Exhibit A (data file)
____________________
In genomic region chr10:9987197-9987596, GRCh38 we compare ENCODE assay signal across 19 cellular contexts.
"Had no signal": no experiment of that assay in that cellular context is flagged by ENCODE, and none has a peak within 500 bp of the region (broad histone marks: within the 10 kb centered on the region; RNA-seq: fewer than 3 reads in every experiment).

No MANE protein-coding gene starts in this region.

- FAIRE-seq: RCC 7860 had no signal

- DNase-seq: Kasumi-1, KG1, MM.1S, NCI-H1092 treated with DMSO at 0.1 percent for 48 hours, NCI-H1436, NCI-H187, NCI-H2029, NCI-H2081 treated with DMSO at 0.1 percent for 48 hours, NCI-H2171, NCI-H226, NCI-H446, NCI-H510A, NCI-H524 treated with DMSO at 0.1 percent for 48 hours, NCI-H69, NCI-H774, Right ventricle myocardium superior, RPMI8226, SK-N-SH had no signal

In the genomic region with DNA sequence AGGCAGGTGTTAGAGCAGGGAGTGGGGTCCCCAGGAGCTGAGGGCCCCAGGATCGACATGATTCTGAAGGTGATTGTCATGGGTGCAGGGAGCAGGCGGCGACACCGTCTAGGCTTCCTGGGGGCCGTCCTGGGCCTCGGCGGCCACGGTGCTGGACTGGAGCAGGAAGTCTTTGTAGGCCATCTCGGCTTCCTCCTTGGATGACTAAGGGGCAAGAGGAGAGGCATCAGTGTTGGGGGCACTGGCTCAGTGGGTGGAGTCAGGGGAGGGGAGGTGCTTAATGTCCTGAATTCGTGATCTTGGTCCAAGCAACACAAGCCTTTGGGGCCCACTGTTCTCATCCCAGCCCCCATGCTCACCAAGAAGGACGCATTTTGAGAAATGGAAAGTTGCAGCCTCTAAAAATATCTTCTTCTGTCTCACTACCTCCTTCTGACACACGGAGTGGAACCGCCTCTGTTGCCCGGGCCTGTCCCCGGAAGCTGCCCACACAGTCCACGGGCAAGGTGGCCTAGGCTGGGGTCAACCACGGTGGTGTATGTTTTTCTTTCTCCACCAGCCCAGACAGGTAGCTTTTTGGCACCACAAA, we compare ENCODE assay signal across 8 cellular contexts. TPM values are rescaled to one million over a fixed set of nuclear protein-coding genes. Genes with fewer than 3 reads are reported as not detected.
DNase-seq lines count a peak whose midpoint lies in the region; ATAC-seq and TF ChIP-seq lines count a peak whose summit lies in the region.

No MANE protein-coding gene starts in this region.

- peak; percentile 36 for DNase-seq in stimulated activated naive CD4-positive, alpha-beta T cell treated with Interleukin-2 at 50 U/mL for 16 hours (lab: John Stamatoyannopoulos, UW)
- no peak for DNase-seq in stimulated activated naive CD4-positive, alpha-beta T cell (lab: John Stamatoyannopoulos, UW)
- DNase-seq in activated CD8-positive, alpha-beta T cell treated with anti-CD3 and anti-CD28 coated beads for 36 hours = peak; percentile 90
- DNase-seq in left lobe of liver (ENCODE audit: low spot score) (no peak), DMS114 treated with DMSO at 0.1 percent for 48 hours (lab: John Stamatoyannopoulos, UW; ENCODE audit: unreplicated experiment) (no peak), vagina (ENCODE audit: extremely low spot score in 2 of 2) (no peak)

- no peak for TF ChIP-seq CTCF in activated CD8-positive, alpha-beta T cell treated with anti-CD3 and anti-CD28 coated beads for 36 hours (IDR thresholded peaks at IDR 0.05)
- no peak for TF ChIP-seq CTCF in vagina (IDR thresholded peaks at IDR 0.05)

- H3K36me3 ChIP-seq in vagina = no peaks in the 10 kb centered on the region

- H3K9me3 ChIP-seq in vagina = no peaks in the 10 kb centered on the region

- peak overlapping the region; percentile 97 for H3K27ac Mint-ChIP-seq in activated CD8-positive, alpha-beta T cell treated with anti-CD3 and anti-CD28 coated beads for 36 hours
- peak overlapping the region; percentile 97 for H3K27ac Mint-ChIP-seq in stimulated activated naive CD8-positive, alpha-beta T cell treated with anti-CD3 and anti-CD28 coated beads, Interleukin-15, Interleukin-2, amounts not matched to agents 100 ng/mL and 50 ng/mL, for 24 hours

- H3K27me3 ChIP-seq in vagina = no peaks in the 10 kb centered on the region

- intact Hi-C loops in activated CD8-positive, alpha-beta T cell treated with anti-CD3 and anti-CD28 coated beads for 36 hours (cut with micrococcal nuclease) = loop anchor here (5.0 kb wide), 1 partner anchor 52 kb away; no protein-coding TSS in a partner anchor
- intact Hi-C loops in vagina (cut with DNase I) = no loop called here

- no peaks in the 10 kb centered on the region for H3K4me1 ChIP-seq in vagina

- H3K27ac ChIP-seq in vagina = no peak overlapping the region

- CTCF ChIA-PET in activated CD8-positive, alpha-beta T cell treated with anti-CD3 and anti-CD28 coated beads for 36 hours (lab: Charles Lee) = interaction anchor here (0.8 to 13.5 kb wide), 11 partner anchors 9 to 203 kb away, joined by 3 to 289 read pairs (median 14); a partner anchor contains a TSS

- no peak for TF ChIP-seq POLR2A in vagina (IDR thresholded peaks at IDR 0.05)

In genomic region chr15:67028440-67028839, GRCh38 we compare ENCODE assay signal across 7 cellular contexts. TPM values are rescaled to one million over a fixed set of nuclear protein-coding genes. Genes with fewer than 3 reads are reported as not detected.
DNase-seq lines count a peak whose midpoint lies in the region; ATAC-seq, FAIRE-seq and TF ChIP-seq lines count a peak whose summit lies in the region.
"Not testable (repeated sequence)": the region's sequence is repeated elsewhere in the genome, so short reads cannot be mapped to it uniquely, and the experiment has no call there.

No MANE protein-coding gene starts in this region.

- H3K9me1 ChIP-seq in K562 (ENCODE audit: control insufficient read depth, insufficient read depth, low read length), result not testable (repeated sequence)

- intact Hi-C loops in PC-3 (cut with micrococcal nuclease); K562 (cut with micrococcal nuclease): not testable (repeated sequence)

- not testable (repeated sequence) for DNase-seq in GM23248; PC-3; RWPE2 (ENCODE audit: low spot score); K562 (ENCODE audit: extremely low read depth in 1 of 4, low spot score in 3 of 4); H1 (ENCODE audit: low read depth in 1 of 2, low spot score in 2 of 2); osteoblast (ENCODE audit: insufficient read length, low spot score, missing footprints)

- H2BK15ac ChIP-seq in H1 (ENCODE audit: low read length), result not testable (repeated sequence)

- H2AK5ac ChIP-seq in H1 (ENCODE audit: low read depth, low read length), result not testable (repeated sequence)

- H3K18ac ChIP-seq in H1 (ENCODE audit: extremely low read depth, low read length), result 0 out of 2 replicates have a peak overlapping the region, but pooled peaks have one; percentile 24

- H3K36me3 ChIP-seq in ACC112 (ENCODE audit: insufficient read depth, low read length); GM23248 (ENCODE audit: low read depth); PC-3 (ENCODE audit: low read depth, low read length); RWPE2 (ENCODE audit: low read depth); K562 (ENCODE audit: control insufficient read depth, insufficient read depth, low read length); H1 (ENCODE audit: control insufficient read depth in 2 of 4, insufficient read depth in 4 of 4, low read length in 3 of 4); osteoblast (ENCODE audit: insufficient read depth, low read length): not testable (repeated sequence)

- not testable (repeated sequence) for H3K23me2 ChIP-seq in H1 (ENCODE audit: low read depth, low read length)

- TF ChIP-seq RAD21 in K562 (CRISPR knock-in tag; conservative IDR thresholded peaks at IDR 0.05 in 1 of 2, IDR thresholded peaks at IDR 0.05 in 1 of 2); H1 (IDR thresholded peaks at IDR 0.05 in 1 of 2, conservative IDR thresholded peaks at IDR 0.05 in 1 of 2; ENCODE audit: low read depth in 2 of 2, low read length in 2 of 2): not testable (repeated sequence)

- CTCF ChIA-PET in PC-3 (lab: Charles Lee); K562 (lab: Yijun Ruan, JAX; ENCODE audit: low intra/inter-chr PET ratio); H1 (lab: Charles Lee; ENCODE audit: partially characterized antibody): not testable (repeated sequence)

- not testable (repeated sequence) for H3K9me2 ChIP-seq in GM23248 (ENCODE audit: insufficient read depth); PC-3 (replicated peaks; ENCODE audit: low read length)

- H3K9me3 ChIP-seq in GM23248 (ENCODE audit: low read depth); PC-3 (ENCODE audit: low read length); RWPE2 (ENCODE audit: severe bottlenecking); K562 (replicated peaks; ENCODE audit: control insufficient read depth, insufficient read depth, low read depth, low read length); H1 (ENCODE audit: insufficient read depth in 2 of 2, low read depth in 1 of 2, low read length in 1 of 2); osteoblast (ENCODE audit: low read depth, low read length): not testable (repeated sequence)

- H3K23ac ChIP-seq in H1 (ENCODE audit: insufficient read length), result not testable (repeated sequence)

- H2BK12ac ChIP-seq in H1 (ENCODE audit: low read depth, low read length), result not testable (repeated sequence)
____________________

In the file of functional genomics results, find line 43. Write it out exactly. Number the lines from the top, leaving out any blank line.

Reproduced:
- H2BK12ac ChIP-seq in H1 (ENCODE audit: low read depth, low read length), result not testable (repeated sequence)